Creative Horizons

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In Spring 2020, the Covid-19 pandemic forced universities and colleges to cancel public programming or to hold virtual events. It also gave fresh impetus to ongoing discussions at The Institute for Russian, European and Eurasian Studies (IREES) on how to better inform the US public about culture, identity and politics in Russia, Eastern Europe and Eurasia. As was the case with various citizen-diplomacy initiatives of the late 1980s, including the "space bridges," constraints on physical travel can open new pathways of meaningful interaction and learning across borders. 

Creative Horizons is a collaboration between The Institute for Russian, European and Eurasian Studies (IREES), the Melikian Center for Russian, East European and Eurasian Studies at Arizona State University, and the Havighurst Center for Russian and Post-Soviet Studies at Miami University in Ohio. Alongside support for faculty and students at their respective universities, all three units share a commitment to promoting greater understanding of Russia and the surrounding region. Building on separate experiments in virtual programming since Spring 2020, this joint venture will give audiences in Florida, Arizona, Ohio and beyond the opportunity to hear from working artists in the region as they discuss their methods, perspectives and aspirations. 

The series features videos produced collaboratively by the featured artists and videographer Ari Gajraj. The videos are  followed by online discussions featuring the artist and moderated by regional specialists from USF, ASU, or Miami University.

past EVENTs:

BUT THE SUN CAME UP AND WE WERE HERE (A DANCE BY CHOREOGRAPHER COLLEEN THOMAS) in partnership with Barnard College Department of Dance, Reid Hall, and the USF School of Theatre and Dance

In 2019, a dance by choreographer Colleen Thomas delved into the embodied experience of self, perception and connection in a climate of heightened political and social unrest. With its international cast – including dancers from Poland, Ukraine, Belarus and the U.S. –"But the sun came up and we were here" asked if the expression of our individual essence, intuition and power could be the antidote to division in a fractured world.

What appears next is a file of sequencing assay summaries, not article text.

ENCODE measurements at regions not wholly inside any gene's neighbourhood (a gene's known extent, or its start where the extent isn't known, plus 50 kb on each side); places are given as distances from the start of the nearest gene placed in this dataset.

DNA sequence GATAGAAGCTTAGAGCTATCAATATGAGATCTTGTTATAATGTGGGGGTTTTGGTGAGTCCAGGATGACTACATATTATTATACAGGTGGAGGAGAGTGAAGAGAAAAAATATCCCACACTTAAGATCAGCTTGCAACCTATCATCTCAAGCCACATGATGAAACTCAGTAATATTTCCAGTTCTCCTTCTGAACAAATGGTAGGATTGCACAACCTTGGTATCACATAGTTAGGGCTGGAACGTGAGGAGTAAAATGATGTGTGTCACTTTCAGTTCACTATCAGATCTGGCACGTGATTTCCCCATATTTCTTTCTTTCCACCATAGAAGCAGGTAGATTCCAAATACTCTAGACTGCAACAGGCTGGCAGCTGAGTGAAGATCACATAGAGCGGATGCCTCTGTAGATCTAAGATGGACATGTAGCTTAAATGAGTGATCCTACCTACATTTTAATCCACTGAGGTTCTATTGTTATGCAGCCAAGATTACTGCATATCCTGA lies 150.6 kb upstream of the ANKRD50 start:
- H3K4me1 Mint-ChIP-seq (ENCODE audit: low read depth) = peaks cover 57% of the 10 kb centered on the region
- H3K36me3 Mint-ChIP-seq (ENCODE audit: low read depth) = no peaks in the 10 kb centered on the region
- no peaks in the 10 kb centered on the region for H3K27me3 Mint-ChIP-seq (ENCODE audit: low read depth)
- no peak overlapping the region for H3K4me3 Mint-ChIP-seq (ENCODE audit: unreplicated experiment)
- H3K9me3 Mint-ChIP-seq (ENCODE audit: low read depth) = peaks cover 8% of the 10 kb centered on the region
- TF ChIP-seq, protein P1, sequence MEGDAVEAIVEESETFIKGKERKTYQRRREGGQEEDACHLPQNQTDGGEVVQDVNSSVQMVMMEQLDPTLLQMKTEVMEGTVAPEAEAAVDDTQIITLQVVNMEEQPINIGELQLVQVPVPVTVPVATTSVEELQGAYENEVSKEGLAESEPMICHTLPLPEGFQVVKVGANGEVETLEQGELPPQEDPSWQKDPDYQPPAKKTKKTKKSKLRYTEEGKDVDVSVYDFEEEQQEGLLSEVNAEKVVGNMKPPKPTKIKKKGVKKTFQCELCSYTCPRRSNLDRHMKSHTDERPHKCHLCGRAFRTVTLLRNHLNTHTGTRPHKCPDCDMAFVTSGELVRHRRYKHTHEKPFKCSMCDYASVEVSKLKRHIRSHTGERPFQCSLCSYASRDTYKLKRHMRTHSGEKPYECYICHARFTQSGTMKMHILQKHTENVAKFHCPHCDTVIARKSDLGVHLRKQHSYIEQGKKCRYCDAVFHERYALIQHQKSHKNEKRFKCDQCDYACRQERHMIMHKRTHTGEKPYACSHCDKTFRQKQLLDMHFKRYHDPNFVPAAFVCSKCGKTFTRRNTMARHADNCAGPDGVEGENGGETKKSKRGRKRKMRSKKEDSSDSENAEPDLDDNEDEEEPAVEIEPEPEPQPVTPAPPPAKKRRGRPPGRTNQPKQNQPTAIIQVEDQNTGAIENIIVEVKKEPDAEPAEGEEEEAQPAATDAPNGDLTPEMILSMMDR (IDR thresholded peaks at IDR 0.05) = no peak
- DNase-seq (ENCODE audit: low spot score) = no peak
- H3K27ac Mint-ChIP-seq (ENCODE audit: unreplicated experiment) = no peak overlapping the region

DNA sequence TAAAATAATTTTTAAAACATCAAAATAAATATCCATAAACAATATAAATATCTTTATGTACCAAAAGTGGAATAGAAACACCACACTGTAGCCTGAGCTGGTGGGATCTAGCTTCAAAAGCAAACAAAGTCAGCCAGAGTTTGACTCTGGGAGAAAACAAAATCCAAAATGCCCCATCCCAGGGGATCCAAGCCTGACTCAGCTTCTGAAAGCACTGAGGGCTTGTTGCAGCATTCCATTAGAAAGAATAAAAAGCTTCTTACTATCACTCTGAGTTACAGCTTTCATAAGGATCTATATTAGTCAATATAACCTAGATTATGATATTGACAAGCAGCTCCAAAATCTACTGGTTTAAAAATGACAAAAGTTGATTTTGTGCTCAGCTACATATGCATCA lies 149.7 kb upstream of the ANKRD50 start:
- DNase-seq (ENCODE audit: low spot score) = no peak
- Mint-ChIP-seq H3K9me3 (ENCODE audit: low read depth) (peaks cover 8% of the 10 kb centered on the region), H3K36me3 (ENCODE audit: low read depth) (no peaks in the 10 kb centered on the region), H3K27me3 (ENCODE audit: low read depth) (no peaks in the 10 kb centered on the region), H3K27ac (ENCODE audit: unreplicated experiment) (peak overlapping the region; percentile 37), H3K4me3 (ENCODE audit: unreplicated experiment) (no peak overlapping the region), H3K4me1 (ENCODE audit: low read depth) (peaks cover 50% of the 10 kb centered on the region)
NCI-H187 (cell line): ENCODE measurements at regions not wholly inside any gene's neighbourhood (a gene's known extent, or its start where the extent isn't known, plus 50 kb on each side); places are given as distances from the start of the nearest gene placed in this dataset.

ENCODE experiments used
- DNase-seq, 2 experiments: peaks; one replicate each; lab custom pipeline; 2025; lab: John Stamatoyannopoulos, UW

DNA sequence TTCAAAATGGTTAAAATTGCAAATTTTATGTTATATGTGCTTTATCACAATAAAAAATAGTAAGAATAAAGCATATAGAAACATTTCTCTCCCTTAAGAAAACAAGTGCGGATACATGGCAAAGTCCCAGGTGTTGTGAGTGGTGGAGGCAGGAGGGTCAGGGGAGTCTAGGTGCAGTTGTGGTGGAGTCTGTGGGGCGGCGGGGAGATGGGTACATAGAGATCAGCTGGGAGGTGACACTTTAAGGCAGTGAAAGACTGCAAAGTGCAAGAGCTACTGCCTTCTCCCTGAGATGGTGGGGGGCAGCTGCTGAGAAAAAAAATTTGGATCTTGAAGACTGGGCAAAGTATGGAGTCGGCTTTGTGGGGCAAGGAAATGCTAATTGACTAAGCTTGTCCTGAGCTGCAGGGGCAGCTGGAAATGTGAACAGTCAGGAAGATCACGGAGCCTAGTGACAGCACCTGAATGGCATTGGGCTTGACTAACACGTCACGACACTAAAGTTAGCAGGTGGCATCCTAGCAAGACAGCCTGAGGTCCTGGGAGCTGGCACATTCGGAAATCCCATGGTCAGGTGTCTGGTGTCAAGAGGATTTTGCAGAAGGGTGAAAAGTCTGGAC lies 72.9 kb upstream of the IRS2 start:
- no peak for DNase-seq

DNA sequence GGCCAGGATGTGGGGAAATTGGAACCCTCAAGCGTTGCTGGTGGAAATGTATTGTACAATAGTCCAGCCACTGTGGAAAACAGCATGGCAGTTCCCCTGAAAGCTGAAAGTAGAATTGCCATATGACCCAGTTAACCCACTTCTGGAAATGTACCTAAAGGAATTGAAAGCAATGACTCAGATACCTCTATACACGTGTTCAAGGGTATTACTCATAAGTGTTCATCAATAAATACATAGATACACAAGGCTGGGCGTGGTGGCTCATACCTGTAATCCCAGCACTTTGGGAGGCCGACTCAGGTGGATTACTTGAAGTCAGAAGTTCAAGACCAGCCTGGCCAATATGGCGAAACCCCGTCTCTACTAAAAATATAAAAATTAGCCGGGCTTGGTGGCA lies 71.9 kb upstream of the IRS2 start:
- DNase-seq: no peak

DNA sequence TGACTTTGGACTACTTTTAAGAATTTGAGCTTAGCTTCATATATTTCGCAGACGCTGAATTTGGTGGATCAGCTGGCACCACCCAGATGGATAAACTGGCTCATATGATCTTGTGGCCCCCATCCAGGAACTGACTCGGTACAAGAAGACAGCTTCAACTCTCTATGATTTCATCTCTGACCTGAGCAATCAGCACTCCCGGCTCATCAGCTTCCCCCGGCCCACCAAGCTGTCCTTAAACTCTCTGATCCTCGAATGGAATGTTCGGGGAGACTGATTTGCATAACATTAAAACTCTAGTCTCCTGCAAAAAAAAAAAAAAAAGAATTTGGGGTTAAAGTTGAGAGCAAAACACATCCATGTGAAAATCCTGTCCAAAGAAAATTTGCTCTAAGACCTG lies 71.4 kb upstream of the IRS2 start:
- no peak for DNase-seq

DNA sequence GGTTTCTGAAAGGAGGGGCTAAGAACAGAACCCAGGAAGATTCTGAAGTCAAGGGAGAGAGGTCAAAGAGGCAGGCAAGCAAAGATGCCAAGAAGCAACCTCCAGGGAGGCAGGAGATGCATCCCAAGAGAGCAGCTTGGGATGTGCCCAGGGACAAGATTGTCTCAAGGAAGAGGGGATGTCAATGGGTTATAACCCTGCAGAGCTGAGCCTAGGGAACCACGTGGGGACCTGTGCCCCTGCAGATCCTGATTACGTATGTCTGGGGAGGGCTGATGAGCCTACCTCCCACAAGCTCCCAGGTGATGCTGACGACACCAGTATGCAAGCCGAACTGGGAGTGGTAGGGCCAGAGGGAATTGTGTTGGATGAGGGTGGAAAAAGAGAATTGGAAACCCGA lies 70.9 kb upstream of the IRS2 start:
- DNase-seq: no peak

A Q&A featuring UKRAINIAN ARTISTS who are generating extraordinary work during this difficult time of war.  

Ukrainian Writer Who Escaped the Bombs: Kateryna Babkina Tells Her Story
Kateryna Babkina is a Ukrainian writer and previous Havighurst guest through our Creative Horizons collaborative, told her story of fleeing from Kyiv to the Polish border with her mother and 1-year old daughter as Russia began to bomb Ukraine.

Kateryna Babkina is a Ukrainian poet, prose writer, columnist, screenwriter, and playwright. She's the author of four poetry collections ( Lights of Saint Elm, 2002, The Mustard , 2011, Painkillers and Sleeping pills , 2014, Charmed for Love , 2017), a novel ( Sonia , 2013), a novel in short stories ( My Grandfather Used To Dance Better Than Anyone Else, 2019) and two collections of stories ( Lilu After You , 2008 and Happy Naked People , 2016). She has also written 3 books for kids ( The Pumpkin Year , The Hat and The Whale , and Girls Power (co-authored with Mark Livin), which are extremely popular in Ukraine. Visit her at

Ermina Takenova is an animator, director and illustrator who hails from Almaty, Kazakhstan. She received her MA in animation from the Royal College of Art in London in 2016. She works as a motion designer at Miri Growth, a marketing and advertising firm.

Szabolcs KissPál is an Hungarian artist based in Budapest. His work engages with the social and political circumstances in which he lives and the role of the artist in society, particularly in the post-communist world. KissPál's recent works question not only the legacy of Communism but also the legacy of the recent failures of capitalism. Like many artists in former eastern Europe his work displays some ambivalence about the current situation as well as hope for a more structured and controlled continuing emancipation. KissPál works with photography, moving image and sculpture.

Vladimir Tsesler is one of the most famous Belarusian artists. He is a designer and creator of art objects with about 40 international awards in the field of poster, book and advertising. His works have gained worldwide fame and are stored in the collections of many museums including The Musée de la Publicité, a museum of advertising history located in the Louvre's Rohan and Marsan wings. Mr. Tsesler uses ridicule, humor and even sarcasm in his art work.

Victoria Lomasko is a a muralist and graphic reporter, whose 2017 book, Other Russias, attracted widespread reviews and attention, including coverage in The New Yorker, the LA Review of Books, and The Calvert Journal. Other Russias also won the 2018 Pushkin House Prize for the best book in translation. In 2019, Vika visited the Melikian Center and the Havighurst Center, where she created the mural Atlases for the King library. In September 2020, Victoria Lomasko spent time in Minsk, Belarus, covering the extended civic activism protesting the rigged August election results.